The cancer vaccine developer Ervaxx has licensed a preclinical-stage ‘universal’ cancer immunotherapy based on the recent discovery of a new strain of immune T-cells at Cardiff University, UK.
Last week, a team led by researchers at Cardiff University published research about T-cells capable of hunting a wide range of cancers including leukemia and melanoma. Experiments in vitro and in mice suggested that these T-cells could form the basis of a ‘universal’ cancer immunotherapy that could treat more types of cancer than current CAR-T and TCR therapies. The UK biotech Ervaxx has now closed an exclusive licensing agreement with the research group to get hold of the technology.
According to a statement by Ervaxx’s CEO, Kevin Pojasek, the latest T-cell discovery from the Cardiff group has “early but enormous potential for the treatment of cancers.”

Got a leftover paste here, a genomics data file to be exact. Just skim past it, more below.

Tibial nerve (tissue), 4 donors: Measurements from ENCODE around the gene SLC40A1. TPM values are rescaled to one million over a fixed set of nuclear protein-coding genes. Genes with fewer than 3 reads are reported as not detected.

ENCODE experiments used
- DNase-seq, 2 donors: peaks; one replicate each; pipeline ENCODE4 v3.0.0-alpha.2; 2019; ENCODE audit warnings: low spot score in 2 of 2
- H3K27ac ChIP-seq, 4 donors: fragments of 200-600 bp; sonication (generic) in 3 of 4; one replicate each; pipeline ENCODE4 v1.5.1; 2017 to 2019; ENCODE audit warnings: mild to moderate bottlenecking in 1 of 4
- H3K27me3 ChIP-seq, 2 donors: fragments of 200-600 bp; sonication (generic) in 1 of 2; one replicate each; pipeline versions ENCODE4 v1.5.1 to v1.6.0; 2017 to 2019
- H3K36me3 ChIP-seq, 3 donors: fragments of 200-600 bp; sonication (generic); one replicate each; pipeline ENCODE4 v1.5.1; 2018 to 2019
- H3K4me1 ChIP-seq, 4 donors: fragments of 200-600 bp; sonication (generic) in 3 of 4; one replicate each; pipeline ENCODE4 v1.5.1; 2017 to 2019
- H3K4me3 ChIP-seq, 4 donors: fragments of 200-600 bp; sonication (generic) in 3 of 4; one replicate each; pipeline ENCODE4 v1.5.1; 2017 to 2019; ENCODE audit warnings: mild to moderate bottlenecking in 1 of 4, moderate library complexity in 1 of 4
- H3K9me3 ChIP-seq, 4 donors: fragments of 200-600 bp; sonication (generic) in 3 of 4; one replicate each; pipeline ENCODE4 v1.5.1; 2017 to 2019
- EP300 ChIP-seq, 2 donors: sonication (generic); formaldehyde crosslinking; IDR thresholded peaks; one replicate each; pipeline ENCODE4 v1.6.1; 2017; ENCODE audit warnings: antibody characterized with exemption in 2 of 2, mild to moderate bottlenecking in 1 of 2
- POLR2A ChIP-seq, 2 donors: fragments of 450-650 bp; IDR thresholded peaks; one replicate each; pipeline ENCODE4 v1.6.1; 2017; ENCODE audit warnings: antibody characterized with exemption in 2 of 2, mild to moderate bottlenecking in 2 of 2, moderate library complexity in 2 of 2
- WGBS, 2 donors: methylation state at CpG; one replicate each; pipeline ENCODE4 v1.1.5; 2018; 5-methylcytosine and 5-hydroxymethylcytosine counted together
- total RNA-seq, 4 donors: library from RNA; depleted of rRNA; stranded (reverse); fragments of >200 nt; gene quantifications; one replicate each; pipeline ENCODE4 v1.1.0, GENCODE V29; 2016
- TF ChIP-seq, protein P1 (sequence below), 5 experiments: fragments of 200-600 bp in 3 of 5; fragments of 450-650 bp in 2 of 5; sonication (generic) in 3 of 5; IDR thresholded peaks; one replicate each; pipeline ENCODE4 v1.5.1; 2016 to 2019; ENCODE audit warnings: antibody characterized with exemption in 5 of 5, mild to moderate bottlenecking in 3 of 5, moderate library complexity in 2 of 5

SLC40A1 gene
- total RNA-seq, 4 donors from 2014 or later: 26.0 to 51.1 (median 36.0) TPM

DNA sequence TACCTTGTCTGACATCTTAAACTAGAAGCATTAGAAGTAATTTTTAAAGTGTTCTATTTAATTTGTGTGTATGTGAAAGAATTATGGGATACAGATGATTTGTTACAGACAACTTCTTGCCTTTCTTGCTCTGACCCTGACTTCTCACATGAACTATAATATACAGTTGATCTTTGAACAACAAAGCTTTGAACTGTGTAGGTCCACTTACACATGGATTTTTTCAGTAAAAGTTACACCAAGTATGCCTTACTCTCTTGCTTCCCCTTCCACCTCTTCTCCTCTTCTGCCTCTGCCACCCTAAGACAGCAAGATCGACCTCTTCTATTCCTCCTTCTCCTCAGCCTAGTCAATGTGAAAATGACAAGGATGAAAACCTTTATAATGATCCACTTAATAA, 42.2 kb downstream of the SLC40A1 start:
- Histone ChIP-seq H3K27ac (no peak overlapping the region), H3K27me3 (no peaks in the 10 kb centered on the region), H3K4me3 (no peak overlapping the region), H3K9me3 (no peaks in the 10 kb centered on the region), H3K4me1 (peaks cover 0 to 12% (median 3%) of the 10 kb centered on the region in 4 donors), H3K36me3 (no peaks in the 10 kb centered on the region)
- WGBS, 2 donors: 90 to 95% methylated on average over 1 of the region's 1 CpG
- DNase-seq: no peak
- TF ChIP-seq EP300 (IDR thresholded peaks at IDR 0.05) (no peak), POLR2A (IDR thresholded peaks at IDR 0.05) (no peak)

As part of the licensing deal, Ervaxx will collaborate with the group to develop a universal cancer immunotherapy based on the newly-discovered T-cells. In addition, the partners will develop other immunotherapies based on a different type of T-cells that are able to target so-called ‘dark antigens’ — proteins that are only made by some cancer cells.
Cardiff University will receive undisclosed milestone payments for any treatment candidates that progress to clinical trials, as well as royalties for any candidates reaching the market.
Ervaxx was founded in 2017 but only exited stealth mode in late 2019 with a €16M Series A. Its lead candidate cancer vaccine — targeting cancer cells via dark antigens — is in preclinical development for the treatment of melanoma.
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